On Not Having a Past

On Friday I went to lunch with a friend.  He was a mutual friend, so I felt uncomfortable at the beginning.  I didn’t know what to say.  Would he bring him up?  Would he ask what happened?  I launched into nervous chatter about travel and faraway places.  That’s my go to – places I want to see one day.  The future is easy to talk about.

He wasn’t uncomfortable, and he did bring him up.  He asked how I was doing, the way most people have been asking, and I gave him the answer I give everyone now.  ”Great.  Just getting into the swing of things.”

And then he told me all the reasons why I should be happy.

It’s crazy that you can date someone for so long and never know the person.  I didn’t know he was capable of X and Y.  I slept soundly as he did Z and B.  I didn’t know because I am, and hope to always be, a dreamer and a romantic.  I trust people, and I felt that all slip away with each new story of nights where he went to sleep early.  ”Stop,” I said after a particularly detailed story.  ”Stop.  This isn’t what I need to hear.”

“I’m sorry,” he said, “I just want you to know you’re better off.”

I shook my head and I felt my eyes tear up.  I didn’t want to know this.  It was ruining the past, it was making everything we had not real.

And with that thought, the sadness I was feeling started to fade away.

When I got home, I texted him and told him what I had found out.  He responded that he was enjoying his weekend in New York with his friends, that we could talk later.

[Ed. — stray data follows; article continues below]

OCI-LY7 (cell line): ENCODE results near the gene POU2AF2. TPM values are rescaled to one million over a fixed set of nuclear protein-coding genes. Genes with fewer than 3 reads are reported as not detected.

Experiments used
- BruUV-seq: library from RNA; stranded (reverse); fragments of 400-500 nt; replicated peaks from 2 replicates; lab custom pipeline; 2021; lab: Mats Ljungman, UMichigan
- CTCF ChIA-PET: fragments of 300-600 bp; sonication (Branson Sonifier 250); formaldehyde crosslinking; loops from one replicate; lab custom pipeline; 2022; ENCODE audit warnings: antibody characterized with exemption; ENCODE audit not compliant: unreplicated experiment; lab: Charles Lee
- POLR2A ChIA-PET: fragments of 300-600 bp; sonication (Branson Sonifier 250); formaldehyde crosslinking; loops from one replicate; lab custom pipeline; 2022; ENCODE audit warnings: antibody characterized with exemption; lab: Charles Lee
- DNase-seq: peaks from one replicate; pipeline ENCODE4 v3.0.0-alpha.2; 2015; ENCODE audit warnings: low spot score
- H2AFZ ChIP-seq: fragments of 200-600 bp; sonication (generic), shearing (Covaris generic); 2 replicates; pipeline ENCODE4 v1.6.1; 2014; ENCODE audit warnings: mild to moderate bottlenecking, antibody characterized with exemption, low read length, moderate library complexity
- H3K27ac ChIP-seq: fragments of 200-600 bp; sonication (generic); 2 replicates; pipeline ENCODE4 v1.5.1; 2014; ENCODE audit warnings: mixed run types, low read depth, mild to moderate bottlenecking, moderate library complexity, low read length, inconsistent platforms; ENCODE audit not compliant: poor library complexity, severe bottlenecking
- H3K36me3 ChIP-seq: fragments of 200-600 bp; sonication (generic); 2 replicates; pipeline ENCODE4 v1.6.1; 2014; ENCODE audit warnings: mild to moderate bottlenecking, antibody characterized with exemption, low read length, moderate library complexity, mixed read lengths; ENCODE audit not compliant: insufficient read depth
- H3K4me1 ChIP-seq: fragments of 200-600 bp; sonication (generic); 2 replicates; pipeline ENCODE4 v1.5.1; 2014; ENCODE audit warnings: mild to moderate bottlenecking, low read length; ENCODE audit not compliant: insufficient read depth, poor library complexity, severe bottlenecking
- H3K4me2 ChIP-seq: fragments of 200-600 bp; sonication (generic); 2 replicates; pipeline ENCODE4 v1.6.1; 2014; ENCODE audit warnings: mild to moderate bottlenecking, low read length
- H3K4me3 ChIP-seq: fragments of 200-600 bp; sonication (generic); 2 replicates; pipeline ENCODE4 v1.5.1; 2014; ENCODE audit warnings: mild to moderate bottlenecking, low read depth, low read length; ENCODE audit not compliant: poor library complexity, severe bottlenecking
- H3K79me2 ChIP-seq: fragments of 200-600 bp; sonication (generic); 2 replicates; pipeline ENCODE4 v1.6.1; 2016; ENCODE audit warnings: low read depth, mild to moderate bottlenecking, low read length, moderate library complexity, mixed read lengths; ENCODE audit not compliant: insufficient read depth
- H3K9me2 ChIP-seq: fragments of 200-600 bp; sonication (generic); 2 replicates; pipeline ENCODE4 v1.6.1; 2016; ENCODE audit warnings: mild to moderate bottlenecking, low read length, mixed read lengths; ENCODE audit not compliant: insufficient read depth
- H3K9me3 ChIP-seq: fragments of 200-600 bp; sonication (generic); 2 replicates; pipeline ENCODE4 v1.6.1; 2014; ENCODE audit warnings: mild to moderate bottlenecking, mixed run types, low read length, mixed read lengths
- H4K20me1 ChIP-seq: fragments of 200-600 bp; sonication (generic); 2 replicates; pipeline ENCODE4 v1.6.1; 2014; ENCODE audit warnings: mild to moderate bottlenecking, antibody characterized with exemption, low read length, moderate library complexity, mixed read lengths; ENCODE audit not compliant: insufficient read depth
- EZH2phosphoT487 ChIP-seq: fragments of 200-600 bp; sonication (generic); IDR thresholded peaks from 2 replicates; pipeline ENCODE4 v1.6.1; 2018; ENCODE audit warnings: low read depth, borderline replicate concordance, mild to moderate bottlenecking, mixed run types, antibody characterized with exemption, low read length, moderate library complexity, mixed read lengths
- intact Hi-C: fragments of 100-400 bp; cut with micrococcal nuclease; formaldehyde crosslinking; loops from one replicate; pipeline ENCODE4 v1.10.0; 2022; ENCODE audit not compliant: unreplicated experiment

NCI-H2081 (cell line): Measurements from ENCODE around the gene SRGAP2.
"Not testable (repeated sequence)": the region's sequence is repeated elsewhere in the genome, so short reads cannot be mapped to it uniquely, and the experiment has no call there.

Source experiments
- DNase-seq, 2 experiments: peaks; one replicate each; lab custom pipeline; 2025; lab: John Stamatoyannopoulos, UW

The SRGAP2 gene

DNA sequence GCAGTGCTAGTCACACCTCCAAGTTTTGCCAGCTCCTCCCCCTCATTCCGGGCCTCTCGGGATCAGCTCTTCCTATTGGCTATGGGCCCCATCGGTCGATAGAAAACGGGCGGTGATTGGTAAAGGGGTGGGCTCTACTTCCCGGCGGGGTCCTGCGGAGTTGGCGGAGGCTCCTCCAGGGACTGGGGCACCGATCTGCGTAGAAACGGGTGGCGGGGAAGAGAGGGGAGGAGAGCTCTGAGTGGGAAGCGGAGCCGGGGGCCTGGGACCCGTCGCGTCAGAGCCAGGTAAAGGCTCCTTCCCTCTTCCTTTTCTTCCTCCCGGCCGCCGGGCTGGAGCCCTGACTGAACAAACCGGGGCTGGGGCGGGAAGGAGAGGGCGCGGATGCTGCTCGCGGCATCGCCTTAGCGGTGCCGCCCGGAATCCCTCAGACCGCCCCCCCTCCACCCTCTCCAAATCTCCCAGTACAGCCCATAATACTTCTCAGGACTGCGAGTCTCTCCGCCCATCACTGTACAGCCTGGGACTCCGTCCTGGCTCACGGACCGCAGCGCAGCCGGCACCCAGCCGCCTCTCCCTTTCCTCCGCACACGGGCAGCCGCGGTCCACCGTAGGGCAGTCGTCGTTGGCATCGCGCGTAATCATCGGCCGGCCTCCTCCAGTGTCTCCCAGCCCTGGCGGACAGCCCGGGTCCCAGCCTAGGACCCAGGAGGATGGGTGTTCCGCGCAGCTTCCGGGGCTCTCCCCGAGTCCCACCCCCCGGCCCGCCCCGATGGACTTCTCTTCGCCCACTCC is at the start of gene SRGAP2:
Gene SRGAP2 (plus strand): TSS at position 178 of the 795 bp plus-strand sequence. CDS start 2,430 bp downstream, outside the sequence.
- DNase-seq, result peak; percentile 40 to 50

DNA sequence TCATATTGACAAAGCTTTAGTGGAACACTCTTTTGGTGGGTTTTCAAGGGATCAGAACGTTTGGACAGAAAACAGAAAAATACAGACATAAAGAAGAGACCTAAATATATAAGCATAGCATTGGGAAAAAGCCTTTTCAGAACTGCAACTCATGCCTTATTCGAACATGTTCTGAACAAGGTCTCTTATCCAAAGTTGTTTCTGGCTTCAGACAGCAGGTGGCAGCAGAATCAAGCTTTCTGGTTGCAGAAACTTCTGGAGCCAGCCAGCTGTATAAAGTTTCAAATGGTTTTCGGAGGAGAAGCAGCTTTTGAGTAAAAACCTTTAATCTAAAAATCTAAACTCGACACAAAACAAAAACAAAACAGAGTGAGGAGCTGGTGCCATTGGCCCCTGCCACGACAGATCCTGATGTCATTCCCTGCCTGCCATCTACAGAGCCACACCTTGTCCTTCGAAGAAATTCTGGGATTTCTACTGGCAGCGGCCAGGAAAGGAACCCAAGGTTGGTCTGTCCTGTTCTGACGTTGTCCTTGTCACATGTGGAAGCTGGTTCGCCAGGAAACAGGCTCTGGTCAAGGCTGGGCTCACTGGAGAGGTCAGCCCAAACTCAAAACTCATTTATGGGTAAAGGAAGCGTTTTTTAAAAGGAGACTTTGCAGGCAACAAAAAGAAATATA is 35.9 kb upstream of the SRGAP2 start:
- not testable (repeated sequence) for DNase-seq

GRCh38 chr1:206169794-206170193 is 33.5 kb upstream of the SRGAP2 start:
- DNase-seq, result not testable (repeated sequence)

We will not talk later.

I realize that knowing now what I know has changed everything.  It has ruined the past.  It has erased the past.  The past seems like such an illusion now.  It made me think about why it’s easier to get over sad things when you’re young.  I get it now.

Kids don’t have a past.  They live a present, because the past is so short and the present is such a larger space.  As we get older, the past gets longer, and the present shrinks as our thoughts become focused on what used to be.  That’s why I, while he partied with his friends, spent my time in my room smoking joints and listening to sad songs.  It was nicer to think of what used to be, instead of what is.

But now, I do not have a past.  I am forced to accept that I do not really know what I was doing the last two years.  I was wandering around somewhere, lost, and now I am not.  Trying to get the answers is pointless.  It didn’t matter anyway.  It will not affect the now, the way it was, because the past I was clinging to never existed.  The love, the friendship, the experience was in my mind, and now my mind is clear.

I think the hardest step in moving on is forgetting.  That’s what time does.  It doesn’t heal anything.  It just makes more of a past, and gives your mind something else to think about.  I’m trying to skip that step.  Knowing the facts now I can forget the past, because it no longer will affect my future.  The monster I thought I was in love with…can only exist now in an imaginative past that I create.  Because I create it, it is like a lucid dream.  The monster is gone now, and it is time to wake up.

I will copy a kid now, because they have it figured out.  I am thankful that I know the truth, because now I can face it in the present, instead of trying to solve puzzles in the past.

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